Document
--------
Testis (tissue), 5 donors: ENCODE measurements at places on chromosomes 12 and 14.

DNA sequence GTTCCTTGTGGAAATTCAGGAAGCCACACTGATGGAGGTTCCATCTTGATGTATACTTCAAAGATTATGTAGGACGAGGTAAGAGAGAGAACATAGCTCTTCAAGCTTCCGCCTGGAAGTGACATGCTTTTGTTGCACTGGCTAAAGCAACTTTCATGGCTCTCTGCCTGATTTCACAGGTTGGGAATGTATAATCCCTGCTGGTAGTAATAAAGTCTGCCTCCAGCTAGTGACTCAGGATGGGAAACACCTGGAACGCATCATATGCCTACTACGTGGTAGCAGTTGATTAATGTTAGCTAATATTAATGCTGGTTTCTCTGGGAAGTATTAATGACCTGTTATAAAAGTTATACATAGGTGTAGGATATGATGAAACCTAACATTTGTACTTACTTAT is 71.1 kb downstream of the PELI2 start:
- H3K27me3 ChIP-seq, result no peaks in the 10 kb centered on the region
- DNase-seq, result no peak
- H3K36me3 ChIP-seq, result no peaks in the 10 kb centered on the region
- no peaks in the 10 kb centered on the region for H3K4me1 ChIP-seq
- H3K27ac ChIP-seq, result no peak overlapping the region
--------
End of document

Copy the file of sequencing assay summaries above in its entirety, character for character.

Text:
Testis (tissue), 5 donors: ENCODE measurements at places on chromosomes 12 and 14.

DNA sequence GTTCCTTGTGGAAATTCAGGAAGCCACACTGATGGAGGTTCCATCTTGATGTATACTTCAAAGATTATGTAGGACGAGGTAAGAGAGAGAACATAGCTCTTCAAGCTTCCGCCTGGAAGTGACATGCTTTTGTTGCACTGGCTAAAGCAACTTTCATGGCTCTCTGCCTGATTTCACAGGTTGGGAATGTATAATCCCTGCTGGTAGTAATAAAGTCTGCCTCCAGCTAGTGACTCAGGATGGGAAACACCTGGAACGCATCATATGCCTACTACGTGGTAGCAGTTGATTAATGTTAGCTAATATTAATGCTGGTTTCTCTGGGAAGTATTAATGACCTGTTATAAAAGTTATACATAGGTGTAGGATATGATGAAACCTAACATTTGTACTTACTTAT is 71.1 kb downstream of the PELI2 start:
- H3K27me3 ChIP-seq, result no peaks in the 10 kb centered on the region
- DNase-seq, result no peak
- H3K36me3 ChIP-seq, result no peaks in the 10 kb centered on the region
- no peaks in the 10 kb centered on the region for H3K4me1 ChIP-seq
- H3K27ac ChIP-seq, result no peak overlapping the region